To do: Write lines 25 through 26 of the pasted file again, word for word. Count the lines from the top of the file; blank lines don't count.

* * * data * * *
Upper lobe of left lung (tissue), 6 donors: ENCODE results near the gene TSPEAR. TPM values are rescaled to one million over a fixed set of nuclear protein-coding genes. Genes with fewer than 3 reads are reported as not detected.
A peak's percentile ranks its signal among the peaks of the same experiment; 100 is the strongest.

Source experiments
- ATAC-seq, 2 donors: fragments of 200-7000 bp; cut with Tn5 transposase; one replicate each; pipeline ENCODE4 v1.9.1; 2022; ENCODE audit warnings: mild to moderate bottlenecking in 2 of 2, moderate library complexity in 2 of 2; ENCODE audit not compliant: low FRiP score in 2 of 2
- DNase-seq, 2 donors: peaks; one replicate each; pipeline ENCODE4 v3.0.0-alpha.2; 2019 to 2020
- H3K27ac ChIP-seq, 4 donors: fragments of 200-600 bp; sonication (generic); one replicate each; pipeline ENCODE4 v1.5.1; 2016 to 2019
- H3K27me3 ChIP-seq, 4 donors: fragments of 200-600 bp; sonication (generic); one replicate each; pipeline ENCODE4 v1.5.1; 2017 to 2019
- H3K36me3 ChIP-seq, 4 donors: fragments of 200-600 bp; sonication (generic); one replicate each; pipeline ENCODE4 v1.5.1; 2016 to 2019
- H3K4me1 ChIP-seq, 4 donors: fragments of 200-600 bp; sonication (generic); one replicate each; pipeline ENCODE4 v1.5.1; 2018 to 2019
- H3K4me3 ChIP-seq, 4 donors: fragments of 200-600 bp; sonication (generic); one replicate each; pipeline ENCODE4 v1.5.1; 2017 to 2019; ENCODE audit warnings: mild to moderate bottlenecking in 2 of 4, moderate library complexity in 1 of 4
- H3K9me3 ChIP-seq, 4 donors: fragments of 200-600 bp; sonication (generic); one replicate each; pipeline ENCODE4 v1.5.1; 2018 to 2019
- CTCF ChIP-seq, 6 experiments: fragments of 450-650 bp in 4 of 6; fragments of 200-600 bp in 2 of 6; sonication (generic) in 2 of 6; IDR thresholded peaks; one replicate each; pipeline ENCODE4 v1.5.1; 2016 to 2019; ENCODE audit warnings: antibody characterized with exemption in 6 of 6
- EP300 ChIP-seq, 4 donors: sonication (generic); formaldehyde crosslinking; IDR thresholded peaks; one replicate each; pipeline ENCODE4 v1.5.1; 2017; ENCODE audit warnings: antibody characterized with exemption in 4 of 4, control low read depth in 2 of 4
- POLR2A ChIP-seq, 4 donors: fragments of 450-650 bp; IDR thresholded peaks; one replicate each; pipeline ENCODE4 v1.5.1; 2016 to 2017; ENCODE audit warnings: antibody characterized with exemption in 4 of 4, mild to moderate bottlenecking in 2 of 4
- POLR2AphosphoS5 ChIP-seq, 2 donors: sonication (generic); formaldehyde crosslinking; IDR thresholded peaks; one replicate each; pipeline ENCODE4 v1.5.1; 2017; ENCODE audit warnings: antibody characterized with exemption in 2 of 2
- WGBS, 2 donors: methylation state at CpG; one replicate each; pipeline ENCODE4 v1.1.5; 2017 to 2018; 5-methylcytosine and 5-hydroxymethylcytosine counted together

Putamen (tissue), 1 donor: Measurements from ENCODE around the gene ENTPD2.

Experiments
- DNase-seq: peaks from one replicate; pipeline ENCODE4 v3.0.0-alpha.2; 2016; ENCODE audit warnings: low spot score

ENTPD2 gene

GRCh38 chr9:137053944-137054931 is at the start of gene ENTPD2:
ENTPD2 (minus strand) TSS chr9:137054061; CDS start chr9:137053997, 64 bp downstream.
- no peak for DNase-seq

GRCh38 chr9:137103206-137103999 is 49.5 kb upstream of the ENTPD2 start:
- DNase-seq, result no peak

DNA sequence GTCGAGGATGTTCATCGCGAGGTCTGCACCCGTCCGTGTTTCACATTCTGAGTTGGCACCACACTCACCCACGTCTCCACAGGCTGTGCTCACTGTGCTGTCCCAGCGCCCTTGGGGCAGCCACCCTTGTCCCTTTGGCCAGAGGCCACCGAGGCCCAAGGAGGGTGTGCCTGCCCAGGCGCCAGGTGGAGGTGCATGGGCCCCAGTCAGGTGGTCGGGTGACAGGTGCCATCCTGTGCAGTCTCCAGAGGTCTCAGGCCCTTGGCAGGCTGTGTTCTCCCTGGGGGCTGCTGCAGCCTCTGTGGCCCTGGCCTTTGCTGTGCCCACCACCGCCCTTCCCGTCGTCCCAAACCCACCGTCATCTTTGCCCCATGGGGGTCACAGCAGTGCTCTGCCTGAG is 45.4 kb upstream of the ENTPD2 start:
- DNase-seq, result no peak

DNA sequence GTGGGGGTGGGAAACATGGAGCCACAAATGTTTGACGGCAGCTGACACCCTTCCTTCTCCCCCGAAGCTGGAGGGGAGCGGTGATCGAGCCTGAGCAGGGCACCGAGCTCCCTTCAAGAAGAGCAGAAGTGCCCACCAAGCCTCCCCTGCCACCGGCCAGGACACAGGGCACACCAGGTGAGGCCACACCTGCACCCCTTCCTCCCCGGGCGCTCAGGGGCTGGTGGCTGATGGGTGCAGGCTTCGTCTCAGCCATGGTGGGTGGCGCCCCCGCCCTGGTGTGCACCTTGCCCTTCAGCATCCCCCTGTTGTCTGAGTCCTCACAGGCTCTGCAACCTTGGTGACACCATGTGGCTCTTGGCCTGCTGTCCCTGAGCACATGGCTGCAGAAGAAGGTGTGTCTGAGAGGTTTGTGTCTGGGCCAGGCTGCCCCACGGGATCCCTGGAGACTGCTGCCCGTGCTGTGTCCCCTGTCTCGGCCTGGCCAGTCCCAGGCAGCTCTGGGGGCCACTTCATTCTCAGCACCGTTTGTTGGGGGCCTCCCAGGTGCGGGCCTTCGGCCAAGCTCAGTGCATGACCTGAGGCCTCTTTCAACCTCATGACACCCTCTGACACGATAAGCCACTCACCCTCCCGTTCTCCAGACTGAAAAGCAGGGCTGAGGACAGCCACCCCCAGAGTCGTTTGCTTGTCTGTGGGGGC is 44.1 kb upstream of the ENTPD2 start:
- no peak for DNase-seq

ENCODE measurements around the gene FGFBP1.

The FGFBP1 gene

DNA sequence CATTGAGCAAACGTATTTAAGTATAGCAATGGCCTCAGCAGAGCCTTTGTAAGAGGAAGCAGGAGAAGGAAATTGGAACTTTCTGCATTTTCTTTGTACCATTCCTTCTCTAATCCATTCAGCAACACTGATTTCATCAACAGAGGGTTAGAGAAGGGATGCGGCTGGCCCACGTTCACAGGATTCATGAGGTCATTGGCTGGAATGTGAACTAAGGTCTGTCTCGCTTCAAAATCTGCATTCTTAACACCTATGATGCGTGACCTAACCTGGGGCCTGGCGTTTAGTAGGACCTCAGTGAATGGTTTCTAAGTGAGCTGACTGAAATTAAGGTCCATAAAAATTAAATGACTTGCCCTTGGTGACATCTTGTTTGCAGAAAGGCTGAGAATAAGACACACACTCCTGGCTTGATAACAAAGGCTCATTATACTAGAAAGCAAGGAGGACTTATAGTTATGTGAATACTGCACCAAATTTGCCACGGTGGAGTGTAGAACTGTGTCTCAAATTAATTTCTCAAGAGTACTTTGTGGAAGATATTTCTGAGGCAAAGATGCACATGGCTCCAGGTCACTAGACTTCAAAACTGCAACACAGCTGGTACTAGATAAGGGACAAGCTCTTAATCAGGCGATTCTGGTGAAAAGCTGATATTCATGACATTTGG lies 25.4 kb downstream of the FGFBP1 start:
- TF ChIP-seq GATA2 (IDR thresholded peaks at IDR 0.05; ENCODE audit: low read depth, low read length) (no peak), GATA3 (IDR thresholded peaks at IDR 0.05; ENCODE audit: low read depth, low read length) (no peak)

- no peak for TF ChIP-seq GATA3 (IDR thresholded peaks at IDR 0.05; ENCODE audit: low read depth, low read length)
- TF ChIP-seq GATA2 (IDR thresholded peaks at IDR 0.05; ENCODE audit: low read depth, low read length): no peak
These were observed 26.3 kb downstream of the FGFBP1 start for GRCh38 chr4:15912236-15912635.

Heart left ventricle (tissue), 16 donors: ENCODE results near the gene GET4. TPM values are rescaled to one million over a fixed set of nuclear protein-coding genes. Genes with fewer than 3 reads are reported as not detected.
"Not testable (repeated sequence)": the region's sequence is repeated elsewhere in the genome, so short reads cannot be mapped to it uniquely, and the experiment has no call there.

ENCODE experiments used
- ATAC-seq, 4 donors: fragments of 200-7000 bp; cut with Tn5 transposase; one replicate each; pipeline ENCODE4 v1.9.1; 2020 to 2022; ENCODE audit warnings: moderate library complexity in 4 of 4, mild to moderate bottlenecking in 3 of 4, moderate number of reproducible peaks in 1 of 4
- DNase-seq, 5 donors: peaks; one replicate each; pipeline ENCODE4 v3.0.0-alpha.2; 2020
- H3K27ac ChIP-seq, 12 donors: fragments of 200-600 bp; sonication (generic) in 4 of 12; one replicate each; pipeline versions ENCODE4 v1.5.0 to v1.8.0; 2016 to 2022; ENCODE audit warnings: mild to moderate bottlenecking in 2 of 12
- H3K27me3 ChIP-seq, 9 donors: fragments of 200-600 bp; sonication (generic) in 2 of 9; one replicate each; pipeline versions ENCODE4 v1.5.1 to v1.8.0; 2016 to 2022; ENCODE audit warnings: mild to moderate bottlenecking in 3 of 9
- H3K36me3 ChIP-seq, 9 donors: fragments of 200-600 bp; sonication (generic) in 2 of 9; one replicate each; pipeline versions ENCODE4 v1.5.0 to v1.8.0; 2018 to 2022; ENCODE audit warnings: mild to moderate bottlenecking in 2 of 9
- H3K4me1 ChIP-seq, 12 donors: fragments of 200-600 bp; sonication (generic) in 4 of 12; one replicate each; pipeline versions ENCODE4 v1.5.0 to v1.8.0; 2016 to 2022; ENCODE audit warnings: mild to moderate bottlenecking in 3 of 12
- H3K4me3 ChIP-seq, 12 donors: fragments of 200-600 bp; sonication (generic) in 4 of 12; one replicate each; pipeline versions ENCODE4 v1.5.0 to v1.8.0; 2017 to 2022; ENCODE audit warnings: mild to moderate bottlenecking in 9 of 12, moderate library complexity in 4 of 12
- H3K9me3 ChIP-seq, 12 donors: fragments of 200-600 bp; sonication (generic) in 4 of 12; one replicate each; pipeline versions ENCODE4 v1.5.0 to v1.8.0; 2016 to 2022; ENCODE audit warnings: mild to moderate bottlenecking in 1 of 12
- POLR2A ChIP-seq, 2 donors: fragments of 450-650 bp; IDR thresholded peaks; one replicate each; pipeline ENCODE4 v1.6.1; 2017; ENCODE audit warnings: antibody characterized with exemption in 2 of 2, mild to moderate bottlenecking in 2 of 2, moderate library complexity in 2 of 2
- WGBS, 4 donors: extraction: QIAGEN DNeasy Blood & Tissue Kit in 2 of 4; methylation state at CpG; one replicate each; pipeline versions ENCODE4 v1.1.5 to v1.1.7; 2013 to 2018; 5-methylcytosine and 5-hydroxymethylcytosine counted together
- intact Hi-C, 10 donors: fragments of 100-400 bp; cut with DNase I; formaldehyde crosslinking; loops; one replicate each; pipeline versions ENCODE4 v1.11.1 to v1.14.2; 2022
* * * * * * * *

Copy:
- DNase-seq, result no peak

DNA sequence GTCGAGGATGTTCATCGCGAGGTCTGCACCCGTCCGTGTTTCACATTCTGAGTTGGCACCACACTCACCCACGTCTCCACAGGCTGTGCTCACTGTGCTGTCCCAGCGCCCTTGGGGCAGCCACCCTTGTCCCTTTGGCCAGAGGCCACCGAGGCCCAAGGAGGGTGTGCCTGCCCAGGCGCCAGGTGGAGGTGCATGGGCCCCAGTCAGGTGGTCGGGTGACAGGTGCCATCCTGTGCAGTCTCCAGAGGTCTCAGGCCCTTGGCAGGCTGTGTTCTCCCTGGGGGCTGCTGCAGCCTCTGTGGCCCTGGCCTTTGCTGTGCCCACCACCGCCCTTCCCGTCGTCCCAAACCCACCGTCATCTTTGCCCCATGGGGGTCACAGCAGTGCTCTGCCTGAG is 45.4 kb upstream of the ENTPD2 start: